Nov 5 2010 by Catherine Jones, Liverpool Echo
WHEN he was 14, Armistead Maupin went looking for Scarlett O’Hara’s house Tara in Atlanta. “I knew it was a fictional creation but I wanted to know where it MIGHT have been,” he says.
Gentleman that he is, the 64-year-old has let me into this little secret to make me feel less of an idiot for telling him I once went looking for Barbary Lane – the fictional San Francisco setting for his hugely successful Tales of the City books.
“Well there is a street that inspired it,” he says. “Sometimes news crews ask me to go over there and talk, and we invariably find people there with little guidebooks, looking for it.
“If I were to run into you I’d be very happy because I think it’s the supreme compliment!”
No need to cross eight time zones to meet the man himself though, as the creator of Anna Madrigal, Michael ‘Mouse’ Tolliver and Mary Ann Singleton is heading for Liverpool and this month’s Homotopia festival.
He previously appeared at Homotopia – the city’s festival of lesbian, gay, bisexual and transgender arts and culture – in 2007, reading from his book Michael Tolliver Lives at St George’s Hall.
This time the setting is slightly different; Armistead will read sections from his latest ‘Tales’ novel Mary Ann in Autumn while the already sell-out audience enjoy high tea at the London Carriage Works.
“If it involves cake I’m all over it!” he exclaims, laughing when I tell him he’ll be sitting in splendour on a raised dais. “As long as I don’t have to hold a cup of tea while I do it – I’m not that co-ordinated.”
Mary Ann in Autumn, out next week, revisits one of his core Tales of the City characters 20 years after she left her husband and child in San Francisco to pursue her dream of a TV career in the Big Apple.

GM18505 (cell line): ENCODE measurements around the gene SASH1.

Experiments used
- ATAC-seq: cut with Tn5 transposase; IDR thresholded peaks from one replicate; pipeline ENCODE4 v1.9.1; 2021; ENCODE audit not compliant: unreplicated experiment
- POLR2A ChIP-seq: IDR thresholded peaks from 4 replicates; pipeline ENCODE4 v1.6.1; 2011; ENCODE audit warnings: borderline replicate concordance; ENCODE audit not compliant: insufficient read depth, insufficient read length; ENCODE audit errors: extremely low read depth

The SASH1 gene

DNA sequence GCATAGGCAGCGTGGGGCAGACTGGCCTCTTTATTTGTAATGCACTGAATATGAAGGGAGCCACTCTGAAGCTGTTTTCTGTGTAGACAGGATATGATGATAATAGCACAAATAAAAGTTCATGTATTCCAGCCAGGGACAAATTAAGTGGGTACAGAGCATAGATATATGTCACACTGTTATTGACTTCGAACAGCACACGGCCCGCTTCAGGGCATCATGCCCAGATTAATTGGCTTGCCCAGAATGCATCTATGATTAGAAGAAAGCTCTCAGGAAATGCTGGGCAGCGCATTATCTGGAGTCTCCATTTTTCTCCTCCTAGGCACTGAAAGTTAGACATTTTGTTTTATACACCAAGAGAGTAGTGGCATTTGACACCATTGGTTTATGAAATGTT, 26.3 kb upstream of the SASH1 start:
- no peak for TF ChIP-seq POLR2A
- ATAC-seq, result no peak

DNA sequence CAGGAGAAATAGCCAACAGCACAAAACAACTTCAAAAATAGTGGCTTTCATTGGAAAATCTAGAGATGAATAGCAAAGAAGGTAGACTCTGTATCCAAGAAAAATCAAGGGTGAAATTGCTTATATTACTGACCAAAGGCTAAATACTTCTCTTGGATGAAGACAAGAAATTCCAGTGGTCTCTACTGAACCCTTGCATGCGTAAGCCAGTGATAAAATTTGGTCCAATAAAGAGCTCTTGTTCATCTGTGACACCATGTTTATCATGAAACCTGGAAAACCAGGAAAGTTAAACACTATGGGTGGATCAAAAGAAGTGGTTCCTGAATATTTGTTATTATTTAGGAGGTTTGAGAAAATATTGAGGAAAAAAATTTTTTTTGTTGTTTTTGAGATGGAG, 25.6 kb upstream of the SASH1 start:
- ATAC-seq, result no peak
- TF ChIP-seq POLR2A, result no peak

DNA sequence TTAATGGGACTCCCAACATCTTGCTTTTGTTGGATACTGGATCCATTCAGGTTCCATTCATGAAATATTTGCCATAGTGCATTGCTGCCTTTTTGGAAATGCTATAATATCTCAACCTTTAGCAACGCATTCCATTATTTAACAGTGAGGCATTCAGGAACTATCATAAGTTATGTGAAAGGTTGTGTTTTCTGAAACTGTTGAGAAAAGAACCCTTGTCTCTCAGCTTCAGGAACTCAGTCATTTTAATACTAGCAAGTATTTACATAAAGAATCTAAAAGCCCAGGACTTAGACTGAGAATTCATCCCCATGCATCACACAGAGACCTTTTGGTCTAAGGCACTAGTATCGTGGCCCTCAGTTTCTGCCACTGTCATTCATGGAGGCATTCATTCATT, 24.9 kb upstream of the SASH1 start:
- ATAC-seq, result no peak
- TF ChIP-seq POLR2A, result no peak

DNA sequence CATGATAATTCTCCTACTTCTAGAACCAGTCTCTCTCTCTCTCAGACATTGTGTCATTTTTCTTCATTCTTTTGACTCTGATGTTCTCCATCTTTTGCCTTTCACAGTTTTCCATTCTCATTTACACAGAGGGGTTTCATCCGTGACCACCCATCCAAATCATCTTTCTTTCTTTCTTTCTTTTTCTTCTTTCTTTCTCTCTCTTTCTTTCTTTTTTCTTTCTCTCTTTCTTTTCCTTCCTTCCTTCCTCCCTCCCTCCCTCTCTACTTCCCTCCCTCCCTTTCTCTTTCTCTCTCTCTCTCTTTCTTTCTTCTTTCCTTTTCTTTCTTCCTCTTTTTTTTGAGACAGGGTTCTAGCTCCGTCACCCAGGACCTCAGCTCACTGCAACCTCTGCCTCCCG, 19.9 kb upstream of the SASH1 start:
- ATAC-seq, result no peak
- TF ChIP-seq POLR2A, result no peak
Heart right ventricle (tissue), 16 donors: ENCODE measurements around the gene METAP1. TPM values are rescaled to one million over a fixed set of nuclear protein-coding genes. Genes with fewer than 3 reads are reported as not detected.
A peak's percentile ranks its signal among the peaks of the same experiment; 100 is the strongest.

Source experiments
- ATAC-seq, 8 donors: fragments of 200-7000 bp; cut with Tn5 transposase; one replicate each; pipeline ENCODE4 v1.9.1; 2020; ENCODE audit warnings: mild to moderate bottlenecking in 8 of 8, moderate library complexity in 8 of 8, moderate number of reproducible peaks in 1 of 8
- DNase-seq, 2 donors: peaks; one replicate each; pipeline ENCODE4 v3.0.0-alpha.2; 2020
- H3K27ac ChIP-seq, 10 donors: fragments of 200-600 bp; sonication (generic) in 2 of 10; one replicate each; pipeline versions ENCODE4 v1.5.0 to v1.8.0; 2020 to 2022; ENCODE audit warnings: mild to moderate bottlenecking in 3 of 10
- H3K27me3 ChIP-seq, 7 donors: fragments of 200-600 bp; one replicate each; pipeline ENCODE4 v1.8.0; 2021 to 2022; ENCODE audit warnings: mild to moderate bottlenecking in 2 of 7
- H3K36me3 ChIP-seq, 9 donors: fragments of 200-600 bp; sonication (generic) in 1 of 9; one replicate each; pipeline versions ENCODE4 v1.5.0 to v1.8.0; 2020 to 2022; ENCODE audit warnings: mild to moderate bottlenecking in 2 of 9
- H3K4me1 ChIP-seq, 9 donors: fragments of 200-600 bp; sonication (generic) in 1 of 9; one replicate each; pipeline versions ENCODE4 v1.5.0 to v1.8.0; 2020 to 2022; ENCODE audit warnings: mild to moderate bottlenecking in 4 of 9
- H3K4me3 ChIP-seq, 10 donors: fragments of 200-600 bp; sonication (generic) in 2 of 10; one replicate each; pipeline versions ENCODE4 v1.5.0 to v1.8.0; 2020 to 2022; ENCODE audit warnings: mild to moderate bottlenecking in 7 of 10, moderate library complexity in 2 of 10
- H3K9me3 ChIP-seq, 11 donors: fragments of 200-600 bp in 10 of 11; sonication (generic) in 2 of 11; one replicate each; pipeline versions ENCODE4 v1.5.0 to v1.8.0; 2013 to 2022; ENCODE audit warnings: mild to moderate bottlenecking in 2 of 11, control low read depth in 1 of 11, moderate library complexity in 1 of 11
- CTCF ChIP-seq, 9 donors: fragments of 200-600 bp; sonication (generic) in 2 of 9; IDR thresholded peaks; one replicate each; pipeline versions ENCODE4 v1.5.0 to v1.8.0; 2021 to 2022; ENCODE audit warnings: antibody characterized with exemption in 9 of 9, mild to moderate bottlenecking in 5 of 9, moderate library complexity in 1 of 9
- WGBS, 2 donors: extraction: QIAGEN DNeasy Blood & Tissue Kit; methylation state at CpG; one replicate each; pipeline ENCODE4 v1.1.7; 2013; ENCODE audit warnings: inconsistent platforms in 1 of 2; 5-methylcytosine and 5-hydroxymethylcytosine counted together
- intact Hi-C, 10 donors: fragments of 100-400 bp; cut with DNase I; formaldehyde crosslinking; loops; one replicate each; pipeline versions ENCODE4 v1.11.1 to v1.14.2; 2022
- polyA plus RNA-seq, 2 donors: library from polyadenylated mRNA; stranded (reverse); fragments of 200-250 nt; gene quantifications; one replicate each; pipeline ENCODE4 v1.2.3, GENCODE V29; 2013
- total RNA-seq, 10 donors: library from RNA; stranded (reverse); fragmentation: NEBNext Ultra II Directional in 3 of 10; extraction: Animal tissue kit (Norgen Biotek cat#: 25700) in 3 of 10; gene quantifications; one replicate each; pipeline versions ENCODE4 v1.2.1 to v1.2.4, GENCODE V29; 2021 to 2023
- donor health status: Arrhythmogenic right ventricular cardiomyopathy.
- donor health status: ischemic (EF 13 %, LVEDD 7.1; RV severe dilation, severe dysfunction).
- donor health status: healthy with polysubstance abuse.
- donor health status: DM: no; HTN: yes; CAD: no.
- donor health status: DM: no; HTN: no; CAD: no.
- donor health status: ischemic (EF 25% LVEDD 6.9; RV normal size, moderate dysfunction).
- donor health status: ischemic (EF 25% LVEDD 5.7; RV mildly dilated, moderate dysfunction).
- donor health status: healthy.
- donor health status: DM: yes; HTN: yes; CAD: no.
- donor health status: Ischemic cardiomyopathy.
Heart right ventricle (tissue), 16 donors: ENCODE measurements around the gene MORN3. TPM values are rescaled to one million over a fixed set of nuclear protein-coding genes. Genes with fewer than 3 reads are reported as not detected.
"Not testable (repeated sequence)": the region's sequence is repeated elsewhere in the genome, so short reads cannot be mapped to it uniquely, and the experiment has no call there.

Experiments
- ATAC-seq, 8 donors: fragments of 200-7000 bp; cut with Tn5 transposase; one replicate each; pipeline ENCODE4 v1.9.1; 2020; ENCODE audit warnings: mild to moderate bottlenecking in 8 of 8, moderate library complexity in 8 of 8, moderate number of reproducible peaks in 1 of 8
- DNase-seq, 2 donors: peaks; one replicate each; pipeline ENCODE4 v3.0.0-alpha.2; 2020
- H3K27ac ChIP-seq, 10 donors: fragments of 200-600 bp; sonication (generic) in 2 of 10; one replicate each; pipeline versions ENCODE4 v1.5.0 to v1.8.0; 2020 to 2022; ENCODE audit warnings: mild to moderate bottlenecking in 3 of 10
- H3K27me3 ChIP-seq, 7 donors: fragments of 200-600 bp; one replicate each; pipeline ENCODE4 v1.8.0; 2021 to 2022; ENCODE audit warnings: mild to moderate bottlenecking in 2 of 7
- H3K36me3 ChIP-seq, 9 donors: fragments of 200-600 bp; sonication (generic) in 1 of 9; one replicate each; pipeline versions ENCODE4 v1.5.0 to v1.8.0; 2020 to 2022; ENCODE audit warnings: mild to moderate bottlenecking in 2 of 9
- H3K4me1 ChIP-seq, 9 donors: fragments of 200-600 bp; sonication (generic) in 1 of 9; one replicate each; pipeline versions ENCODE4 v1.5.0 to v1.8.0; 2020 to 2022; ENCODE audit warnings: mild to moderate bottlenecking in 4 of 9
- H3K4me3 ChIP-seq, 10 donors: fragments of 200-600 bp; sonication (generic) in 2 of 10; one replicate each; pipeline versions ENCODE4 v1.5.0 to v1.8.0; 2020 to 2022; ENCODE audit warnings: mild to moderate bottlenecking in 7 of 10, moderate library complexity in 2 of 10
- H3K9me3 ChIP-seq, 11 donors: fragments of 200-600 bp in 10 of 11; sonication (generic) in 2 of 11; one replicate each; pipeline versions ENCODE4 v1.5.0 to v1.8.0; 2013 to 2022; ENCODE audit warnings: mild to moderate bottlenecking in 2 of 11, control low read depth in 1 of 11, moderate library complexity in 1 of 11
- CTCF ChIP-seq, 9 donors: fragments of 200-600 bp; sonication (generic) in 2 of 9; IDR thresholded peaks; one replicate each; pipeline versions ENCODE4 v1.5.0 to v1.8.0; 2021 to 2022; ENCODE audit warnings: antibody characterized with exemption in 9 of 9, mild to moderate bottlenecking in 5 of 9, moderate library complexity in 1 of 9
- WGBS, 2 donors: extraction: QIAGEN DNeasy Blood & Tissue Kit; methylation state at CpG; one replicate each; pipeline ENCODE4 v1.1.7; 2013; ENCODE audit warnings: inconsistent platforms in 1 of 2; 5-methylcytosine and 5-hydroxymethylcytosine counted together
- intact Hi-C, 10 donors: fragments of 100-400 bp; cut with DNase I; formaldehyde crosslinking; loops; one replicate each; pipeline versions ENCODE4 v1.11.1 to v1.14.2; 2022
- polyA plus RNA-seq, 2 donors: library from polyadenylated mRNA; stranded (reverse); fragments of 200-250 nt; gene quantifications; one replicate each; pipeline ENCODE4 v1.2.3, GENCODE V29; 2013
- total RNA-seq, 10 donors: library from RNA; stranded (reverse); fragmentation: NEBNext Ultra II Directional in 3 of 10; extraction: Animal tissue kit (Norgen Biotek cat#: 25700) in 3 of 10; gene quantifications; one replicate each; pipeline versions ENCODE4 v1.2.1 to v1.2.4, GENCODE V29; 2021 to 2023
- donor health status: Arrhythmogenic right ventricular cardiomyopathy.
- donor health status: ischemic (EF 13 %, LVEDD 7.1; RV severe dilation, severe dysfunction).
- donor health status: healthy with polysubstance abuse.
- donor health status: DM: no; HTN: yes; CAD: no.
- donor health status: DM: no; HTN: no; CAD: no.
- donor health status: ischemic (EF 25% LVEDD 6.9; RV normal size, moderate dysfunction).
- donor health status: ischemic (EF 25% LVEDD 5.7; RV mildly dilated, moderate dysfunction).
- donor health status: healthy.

Now a couple of calamities have driven her back to the West Coast and she finds temporary refuge in a cottage at the end of Michael Tolliver’s garden.
Armistead first started writing his Tales of the City as a newspaper serialisation in the 1970s before they were turned into a series of best-sellers.
But at first it wasn’t all plain sailing, and he admits he owes a lot to British publishers and public who caught the ‘Tales’ bug early on, thrusting him into the mainstream literature market.
“I owe a very great deal to my homeland. I think I can call it my homeland – my grandparents were British,” he tells me from the home in San Francisco he shares with husband Christopher Turner.
“My grandfather, who it turns out was not married to my grandmother, would be 150 if he were living today.
“When my tour goes through Bath I’m going to meet a gentleman who’s 93 and is also his grandson. We share a grandfather neither of us ever met.”
It’s a colourful tale that, as it unfolds, would make a fantastic basis for a story – or an episode of Who Do You Think You Are?
His grandmother, who was the inspiration for his character Anna Madrigal, was an English suffragist, actress – and palm reader.
“When I was 14 she said: what do you plan to do with your life dear?” he recalls.
“I said ‘I’m going to be a lawyer like my daddy’, and she closed my palm and patted it, and looked the other way.”
Armistead Maupin appears at Homotopia on November 24. For full details on the festival programme, visit www.homotopia.net
Frances McDormand & Cynthia Nixon read Tales Of The City!
"Tours of the Tales" Walking Tour
Aimee Mann - Charmer
My Tales of the City
Armistead Maupin Store